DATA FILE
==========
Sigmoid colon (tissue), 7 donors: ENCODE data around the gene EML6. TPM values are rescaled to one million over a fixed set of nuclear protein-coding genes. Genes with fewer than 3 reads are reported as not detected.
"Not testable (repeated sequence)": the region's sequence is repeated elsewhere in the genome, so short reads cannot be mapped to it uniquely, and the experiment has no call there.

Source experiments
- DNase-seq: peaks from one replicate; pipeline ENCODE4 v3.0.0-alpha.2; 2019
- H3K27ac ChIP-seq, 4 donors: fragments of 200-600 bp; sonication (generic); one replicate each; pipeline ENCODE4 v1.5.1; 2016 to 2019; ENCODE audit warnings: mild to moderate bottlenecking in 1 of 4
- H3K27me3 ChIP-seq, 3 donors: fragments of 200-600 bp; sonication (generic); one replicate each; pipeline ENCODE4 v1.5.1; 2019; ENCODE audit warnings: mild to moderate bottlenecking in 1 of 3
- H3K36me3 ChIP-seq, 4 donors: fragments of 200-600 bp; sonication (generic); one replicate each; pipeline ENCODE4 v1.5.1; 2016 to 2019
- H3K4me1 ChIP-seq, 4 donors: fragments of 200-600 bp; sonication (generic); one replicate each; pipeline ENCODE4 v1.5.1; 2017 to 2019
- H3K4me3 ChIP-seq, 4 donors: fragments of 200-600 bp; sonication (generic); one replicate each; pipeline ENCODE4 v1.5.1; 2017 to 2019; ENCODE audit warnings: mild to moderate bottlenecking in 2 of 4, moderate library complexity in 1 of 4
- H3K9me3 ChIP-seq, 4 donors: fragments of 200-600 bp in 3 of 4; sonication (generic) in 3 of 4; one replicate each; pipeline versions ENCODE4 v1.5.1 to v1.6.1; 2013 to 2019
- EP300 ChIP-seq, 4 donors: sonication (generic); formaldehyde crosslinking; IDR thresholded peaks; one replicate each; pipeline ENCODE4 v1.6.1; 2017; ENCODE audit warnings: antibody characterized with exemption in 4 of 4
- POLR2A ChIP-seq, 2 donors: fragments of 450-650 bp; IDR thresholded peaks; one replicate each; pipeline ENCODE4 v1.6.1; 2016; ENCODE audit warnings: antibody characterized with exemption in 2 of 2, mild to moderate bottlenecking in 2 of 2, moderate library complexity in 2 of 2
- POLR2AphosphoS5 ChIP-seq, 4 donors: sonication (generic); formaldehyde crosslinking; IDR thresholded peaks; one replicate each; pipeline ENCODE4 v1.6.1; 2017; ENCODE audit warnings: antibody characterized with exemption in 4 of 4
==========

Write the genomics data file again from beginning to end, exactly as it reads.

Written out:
Sigmoid colon (tissue), 7 donors: ENCODE data around the gene EML6. TPM values are rescaled to one million over a fixed set of nuclear protein-coding genes. Genes with fewer than 3 reads are reported as not detected.
"Not testable (repeated sequence)": the region's sequence is repeated elsewhere in the genome, so short reads cannot be mapped to it uniquely, and the experiment has no call there.

Source experiments
- DNase-seq: peaks from one replicate; pipeline ENCODE4 v3.0.0-alpha.2; 2019
- H3K27ac ChIP-seq, 4 donors: fragments of 200-600 bp; sonication (generic); one replicate each; pipeline ENCODE4 v1.5.1; 2016 to 2019; ENCODE audit warnings: mild to moderate bottlenecking in 1 of 4
- H3K27me3 ChIP-seq, 3 donors: fragments of 200-600 bp; sonication (generic); one replicate each; pipeline ENCODE4 v1.5.1; 2019; ENCODE audit warnings: mild to moderate bottlenecking in 1 of 3
- H3K36me3 ChIP-seq, 4 donors: fragments of 200-600 bp; sonication (generic); one replicate each; pipeline ENCODE4 v1.5.1; 2016 to 2019
- H3K4me1 ChIP-seq, 4 donors: fragments of 200-600 bp; sonication (generic); one replicate each; pipeline ENCODE4 v1.5.1; 2017 to 2019
- H3K4me3 ChIP-seq, 4 donors: fragments of 200-600 bp; sonication (generic); one replicate each; pipeline ENCODE4 v1.5.1; 2017 to 2019; ENCODE audit warnings: mild to moderate bottlenecking in 2 of 4, moderate library complexity in 1 of 4
- H3K9me3 ChIP-seq, 4 donors: fragments of 200-600 bp in 3 of 4; sonication (generic) in 3 of 4; one replicate each; pipeline versions ENCODE4 v1.5.1 to v1.6.1; 2013 to 2019
- EP300 ChIP-seq, 4 donors: sonication (generic); formaldehyde crosslinking; IDR thresholded peaks; one replicate each; pipeline ENCODE4 v1.6.1; 2017; ENCODE audit warnings: antibody characterized with exemption in 4 of 4
- POLR2A ChIP-seq, 2 donors: fragments of 450-650 bp; IDR thresholded peaks; one replicate each; pipeline ENCODE4 v1.6.1; 2016; ENCODE audit warnings: antibody characterized with exemption in 2 of 2, mild to moderate bottlenecking in 2 of 2, moderate library complexity in 2 of 2
- POLR2AphosphoS5 ChIP-seq, 4 donors: sonication (generic); formaldehyde crosslinking; IDR thresholded peaks; one replicate each; pipeline ENCODE4 v1.6.1; 2017; ENCODE audit warnings: antibody characterized with exemption in 4 of 4